|Slept less in (Informationen 1/9 zu Bild 24)|
|Seattle's Experience Music Project (Quelle)
illustrating science and art in close harmony.
It is no exaggeration to state that the Experience Music Project (EMP)
is a unique environment. EMP was conceived by co-founders Paul G. Allen
and Jody Allen Patton, his sister. Located in downtown Seattle, EMP, which
opened on June 23, 2000, combines a number of interactive and interpretive
exhibits with an extensive collection of memorabilia housed in an imaginative
building designed by architect Frank O. Gehry. Gehry's other works include
the Guggenheim Museum in Bilbao, Spain, and the Fredrick R. Weisman Art
Museum, Minneapolis, MN. Allen says that EMP is dedicated to capturing
and reflecting the essence of rock and roll and places a strong emphasis
on high-quality sound and accompanying visuals, both static and moving,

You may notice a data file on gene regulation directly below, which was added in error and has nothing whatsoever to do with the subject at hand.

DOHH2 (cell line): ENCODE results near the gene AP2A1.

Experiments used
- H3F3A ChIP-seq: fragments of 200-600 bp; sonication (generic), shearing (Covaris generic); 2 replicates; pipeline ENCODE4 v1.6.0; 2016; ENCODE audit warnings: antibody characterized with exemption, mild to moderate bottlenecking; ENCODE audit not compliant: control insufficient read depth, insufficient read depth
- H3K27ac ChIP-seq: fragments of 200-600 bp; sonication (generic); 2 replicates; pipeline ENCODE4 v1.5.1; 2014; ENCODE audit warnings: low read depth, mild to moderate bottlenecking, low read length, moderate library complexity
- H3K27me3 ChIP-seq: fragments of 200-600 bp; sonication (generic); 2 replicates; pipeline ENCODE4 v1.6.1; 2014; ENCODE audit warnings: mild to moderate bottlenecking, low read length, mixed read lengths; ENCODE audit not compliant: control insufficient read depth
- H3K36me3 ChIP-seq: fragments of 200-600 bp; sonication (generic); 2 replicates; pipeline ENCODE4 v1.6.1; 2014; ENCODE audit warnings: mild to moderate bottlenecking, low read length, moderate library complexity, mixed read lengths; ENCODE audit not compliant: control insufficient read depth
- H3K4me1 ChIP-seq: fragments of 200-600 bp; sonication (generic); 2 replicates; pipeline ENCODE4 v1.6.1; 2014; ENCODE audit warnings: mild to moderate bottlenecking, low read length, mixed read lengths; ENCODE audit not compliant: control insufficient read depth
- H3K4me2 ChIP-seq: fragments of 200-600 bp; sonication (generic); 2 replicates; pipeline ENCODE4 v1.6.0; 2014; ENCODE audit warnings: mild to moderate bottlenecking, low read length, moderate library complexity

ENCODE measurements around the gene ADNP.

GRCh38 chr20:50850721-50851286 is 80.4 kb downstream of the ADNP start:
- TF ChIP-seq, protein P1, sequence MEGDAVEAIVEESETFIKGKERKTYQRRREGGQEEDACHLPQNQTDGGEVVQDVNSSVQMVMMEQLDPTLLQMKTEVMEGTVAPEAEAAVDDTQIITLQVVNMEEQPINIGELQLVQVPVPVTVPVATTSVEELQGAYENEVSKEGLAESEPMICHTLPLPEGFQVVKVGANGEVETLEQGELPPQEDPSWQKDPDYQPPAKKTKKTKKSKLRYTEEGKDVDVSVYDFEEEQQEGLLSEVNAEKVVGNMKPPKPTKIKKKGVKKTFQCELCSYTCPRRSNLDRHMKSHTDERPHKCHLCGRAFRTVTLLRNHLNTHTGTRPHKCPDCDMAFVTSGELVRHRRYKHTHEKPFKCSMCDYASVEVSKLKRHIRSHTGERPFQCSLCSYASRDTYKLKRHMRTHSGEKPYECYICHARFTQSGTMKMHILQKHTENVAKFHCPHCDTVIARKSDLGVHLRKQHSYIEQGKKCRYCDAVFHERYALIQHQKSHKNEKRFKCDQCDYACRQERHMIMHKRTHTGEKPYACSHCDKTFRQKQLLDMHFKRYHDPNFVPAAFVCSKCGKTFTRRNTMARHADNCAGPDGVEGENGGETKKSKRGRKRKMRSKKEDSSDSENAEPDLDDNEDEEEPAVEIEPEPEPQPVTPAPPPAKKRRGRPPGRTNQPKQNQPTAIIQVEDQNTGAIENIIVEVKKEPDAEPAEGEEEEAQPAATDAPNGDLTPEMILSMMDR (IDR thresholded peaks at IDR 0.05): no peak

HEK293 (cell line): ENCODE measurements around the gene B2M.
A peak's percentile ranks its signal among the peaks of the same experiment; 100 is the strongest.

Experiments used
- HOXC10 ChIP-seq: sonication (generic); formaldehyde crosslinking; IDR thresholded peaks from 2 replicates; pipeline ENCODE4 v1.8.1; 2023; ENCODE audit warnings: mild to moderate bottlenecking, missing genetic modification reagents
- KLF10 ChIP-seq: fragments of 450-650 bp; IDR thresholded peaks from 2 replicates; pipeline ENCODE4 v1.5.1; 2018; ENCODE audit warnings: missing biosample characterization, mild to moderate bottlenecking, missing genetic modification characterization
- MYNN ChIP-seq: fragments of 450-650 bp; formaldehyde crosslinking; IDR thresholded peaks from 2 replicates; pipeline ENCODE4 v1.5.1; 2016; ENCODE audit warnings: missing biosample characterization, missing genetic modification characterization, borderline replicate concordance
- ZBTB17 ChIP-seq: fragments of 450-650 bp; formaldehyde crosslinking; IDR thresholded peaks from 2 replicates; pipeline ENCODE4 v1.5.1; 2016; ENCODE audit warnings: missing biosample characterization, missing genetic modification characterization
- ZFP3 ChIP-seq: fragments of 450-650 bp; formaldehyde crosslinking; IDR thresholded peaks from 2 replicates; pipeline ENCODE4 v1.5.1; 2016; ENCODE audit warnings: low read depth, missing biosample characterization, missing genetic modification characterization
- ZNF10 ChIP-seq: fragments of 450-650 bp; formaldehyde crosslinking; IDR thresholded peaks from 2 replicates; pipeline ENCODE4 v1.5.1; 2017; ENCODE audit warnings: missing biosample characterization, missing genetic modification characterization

inviting visitors to participate in a total sensory experience. EMP's permanent
collection includes musical instruments, a large recorded sound archive,
film, photographs and handwritten song lyrics. The 140,000 square foot
(13,000 m2) building houses a number of interactive exhibits that allow
visitors to create their own music, see and learn about rare memorabilia
from the museum's collection, explore musical milestones within unique
interpretive exhibits and enjoy music in all its forms. Originally, so
the story goes, the project started life as a modest, 10,000 square foot
(930 m2) floor museum dedicated to the memory of Seattle alumni Jimi Hendrix.
Reported costs of the final complex are in the region of $250 million,
including $140 million for installed equipment.